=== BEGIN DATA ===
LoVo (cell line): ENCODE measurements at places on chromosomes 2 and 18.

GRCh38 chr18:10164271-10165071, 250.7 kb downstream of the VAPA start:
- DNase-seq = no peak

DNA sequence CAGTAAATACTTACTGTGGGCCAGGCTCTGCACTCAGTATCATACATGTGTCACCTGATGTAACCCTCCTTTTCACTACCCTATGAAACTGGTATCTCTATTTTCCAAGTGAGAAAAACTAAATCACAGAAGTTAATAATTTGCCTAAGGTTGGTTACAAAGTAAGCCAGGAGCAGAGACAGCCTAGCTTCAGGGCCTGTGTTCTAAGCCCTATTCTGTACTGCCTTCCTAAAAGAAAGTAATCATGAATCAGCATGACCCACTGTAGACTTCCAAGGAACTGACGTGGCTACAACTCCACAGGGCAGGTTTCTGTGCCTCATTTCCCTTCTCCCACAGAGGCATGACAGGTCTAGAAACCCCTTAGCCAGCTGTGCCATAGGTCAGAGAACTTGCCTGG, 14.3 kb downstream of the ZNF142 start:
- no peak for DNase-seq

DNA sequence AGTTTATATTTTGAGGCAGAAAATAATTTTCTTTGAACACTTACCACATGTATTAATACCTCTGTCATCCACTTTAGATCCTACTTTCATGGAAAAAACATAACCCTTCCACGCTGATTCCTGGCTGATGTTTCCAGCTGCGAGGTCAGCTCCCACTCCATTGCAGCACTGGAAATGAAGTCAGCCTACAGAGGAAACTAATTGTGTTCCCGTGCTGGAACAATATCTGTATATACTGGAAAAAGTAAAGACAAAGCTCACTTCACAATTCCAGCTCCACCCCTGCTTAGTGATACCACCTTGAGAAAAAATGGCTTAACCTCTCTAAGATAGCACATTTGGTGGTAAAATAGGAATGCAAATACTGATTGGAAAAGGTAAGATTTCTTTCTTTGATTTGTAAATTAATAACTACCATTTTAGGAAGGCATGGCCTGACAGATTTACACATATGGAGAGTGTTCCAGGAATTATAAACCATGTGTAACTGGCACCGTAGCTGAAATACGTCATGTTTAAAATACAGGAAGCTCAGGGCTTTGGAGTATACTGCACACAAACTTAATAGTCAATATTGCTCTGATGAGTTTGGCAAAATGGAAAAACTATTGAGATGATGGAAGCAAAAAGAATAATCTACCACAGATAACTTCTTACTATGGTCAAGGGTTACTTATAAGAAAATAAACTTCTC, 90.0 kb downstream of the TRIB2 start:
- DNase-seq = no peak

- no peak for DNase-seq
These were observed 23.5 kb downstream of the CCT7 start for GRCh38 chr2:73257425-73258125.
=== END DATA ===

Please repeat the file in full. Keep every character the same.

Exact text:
LoVo (cell line): ENCODE measurements at places on chromosomes 2 and 18.

GRCh38 chr18:10164271-10165071, 250.7 kb downstream of the VAPA start:
- DNase-seq = no peak

DNA sequence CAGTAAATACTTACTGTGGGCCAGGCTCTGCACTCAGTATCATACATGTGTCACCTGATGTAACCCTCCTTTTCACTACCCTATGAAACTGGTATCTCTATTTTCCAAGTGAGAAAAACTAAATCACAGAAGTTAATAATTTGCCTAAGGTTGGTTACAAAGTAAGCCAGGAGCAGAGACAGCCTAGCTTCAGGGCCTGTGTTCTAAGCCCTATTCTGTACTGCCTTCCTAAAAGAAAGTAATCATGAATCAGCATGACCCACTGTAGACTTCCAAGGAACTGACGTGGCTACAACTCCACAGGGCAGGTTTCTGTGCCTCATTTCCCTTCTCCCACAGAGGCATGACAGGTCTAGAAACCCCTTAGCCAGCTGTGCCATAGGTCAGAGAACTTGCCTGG, 14.3 kb downstream of the ZNF142 start:
- no peak for DNase-seq

DNA sequence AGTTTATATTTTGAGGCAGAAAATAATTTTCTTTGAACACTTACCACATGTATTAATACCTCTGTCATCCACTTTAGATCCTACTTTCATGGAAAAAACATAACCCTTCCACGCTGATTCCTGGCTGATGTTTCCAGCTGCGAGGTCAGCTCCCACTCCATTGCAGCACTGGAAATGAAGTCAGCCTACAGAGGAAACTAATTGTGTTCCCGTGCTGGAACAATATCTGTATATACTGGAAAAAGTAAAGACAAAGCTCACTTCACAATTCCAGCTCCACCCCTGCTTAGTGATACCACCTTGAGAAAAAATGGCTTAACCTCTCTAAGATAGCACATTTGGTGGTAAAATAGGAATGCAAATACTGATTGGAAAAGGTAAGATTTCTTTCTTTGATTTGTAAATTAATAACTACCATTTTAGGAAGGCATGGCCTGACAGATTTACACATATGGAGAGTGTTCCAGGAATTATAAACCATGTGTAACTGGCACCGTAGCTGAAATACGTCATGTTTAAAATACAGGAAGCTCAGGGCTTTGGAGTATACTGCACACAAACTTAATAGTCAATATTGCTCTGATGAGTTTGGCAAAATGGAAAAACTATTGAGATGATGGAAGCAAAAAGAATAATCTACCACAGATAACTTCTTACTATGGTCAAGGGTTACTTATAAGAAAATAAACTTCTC, 90.0 kb downstream of the TRIB2 start:
- DNase-seq = no peak

- no peak for DNase-seq
These were observed 23.5 kb downstream of the CCT7 start for GRCh38 chr2:73257425-73258125.